Children ages six to twelve are developing their identity from family reflections and are not yet evaluating themselves for distinct adolescent or puberty changes. The middle years are an extension of the first six, but focus more intently on autonomy, mastery, and defining who they are from relationships outside the family, such as playmates. Overall acceptance from their playmates and mastery of physical and social skills add to a child’s increasing sense of self. Children ages eight to ten need to be exposed to an adult role model of the same sex. For girls, this is usually easier because most divorced mothers have primary custody and women, such as elementary school teachers generally surround children more. In divorced families there may be fewer options for boys and it is rare that a distant relative may fulfill this role. If role models are not readily available, children may seek out a scout leader, television hero, or same-sex sibling, but it is important to seek out a substitute so the child has an adult model to follow.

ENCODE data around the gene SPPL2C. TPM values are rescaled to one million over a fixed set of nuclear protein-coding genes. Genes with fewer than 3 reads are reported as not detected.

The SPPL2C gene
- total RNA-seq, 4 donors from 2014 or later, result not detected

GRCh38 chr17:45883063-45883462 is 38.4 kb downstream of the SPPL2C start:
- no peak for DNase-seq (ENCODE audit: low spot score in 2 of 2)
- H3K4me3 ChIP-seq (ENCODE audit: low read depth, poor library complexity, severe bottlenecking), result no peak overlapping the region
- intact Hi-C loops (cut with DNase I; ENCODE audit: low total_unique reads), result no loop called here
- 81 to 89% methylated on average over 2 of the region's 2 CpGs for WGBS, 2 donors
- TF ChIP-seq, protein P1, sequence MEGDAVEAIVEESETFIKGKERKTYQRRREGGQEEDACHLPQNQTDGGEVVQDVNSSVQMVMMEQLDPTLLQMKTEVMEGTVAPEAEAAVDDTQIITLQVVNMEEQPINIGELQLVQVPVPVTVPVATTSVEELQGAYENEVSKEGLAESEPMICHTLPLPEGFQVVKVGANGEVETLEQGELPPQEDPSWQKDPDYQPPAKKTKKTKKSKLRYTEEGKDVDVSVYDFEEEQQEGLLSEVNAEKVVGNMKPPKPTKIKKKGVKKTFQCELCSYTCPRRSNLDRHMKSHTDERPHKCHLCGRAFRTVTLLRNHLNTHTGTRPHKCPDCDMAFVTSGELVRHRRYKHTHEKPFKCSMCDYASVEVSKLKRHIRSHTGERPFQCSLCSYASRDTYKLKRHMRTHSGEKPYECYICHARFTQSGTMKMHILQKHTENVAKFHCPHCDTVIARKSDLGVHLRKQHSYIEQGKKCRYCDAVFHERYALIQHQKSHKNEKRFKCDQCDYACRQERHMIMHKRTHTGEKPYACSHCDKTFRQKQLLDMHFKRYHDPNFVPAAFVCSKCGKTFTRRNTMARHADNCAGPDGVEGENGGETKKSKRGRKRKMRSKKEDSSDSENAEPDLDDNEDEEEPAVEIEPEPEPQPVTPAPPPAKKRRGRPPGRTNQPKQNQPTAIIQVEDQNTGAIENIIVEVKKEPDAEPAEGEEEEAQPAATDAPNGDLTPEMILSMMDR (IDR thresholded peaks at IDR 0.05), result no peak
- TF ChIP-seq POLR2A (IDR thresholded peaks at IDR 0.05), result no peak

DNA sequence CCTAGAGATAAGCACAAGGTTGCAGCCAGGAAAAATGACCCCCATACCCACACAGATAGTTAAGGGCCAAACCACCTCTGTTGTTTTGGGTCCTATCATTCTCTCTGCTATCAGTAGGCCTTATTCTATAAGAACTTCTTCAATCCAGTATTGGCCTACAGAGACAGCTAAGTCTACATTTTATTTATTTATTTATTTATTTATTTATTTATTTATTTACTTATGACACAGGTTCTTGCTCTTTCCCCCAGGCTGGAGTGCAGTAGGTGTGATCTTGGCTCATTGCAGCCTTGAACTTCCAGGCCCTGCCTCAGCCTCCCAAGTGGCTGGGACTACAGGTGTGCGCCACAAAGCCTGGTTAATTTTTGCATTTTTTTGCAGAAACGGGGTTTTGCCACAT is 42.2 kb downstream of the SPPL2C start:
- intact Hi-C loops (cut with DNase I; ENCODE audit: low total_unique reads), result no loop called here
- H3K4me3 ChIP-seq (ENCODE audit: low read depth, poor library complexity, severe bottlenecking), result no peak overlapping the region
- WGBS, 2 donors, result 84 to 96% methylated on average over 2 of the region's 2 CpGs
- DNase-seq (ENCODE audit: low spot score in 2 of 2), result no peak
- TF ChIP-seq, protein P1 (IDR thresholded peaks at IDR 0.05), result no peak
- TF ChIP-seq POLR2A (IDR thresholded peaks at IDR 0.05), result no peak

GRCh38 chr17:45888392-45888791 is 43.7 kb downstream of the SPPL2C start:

The middle years are a time for developing physical, social and academic competence. Parents should become familiar with their child’s activities at school and help them with their homework. Parents should encourage their children to interact socially with other children their age and join activity groups that interest them. Allow children to invite their friends into your home and make them feel welcome. Refrain from assigning too many chores or responsibilities to your child, allowing time for him to spend time with friends and allow his sense of self to grow.